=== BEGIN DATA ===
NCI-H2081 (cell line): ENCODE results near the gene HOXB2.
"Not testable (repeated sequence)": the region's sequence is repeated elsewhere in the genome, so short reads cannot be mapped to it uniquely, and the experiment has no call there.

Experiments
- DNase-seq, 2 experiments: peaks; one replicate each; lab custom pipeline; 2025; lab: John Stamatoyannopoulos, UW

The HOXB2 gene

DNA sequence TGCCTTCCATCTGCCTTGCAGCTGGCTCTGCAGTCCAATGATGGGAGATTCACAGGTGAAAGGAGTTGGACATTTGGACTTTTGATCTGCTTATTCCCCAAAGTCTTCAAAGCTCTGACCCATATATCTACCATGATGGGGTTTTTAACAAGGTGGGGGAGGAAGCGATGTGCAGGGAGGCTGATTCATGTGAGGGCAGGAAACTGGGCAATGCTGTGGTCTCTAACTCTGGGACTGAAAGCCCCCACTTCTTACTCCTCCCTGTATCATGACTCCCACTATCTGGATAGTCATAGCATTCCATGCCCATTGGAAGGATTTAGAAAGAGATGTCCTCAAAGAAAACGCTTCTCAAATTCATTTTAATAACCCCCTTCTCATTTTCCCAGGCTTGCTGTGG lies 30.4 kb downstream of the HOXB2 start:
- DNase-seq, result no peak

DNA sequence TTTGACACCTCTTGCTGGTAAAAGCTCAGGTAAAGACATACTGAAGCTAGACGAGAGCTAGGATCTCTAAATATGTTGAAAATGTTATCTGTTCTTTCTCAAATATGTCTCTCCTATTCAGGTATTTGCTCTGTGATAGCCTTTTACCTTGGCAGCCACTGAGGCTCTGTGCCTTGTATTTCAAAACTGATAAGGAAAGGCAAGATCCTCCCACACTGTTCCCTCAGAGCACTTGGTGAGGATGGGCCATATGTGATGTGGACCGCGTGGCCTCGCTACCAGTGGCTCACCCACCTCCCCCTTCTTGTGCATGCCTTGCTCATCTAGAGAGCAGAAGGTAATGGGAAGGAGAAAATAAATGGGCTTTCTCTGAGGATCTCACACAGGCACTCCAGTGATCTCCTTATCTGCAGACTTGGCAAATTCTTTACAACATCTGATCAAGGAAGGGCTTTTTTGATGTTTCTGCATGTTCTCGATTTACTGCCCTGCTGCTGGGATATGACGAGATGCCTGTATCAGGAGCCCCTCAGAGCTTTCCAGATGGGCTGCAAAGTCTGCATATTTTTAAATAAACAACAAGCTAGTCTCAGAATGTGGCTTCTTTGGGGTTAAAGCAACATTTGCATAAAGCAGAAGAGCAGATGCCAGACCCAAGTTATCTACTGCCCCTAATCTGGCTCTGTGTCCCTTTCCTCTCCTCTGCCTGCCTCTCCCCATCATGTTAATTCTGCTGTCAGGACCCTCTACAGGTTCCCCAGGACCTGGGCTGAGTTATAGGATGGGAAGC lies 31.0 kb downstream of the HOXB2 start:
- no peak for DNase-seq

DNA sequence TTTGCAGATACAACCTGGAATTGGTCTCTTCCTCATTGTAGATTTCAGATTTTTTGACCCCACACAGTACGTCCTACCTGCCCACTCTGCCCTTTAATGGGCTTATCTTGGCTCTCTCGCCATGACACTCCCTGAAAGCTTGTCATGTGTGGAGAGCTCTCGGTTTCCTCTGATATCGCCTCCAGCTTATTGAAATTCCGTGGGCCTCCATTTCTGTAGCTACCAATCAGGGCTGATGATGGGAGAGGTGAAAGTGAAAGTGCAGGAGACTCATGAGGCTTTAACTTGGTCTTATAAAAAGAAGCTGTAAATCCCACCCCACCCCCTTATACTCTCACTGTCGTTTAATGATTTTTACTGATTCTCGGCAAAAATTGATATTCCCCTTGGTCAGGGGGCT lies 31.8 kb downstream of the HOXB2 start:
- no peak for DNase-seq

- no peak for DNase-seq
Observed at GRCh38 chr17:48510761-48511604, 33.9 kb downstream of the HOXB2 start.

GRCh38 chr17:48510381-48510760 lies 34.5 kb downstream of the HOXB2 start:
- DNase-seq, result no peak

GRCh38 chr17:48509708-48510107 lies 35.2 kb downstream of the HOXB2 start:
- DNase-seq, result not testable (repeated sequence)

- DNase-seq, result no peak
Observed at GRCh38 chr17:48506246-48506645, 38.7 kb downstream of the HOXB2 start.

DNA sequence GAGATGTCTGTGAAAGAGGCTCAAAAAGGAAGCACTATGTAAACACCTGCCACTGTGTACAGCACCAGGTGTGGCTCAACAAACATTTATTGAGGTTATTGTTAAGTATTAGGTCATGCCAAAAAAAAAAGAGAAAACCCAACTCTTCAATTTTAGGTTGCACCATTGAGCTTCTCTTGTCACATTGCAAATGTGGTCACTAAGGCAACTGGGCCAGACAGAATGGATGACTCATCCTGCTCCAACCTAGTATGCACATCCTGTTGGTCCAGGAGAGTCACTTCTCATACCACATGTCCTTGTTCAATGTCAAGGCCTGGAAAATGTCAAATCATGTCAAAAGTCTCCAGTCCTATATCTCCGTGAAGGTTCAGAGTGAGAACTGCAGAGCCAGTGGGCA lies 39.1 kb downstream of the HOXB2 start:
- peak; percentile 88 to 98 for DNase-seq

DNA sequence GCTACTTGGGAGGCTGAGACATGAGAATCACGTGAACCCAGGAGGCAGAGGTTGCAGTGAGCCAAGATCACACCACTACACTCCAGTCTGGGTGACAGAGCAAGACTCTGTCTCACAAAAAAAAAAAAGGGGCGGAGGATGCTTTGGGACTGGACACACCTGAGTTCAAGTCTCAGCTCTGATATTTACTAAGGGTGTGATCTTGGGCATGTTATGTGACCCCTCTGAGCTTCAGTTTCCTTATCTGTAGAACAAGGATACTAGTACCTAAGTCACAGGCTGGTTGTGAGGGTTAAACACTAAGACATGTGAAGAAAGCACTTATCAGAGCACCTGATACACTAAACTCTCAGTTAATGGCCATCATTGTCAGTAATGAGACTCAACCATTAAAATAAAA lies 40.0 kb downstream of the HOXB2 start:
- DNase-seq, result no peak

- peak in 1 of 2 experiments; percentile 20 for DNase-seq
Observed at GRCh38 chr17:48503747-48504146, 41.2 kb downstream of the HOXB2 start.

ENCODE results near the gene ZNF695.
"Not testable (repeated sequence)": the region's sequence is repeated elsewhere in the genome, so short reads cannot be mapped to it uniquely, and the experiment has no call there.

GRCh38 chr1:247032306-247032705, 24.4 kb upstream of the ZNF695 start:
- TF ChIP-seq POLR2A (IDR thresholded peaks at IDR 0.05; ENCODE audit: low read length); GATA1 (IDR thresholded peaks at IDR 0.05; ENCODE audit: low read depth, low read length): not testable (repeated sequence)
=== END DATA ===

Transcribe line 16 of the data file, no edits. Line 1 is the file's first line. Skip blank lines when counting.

GRCh38 chr17:48509708-48510107 lies 35.2 kb downstream of the HOXB2 start: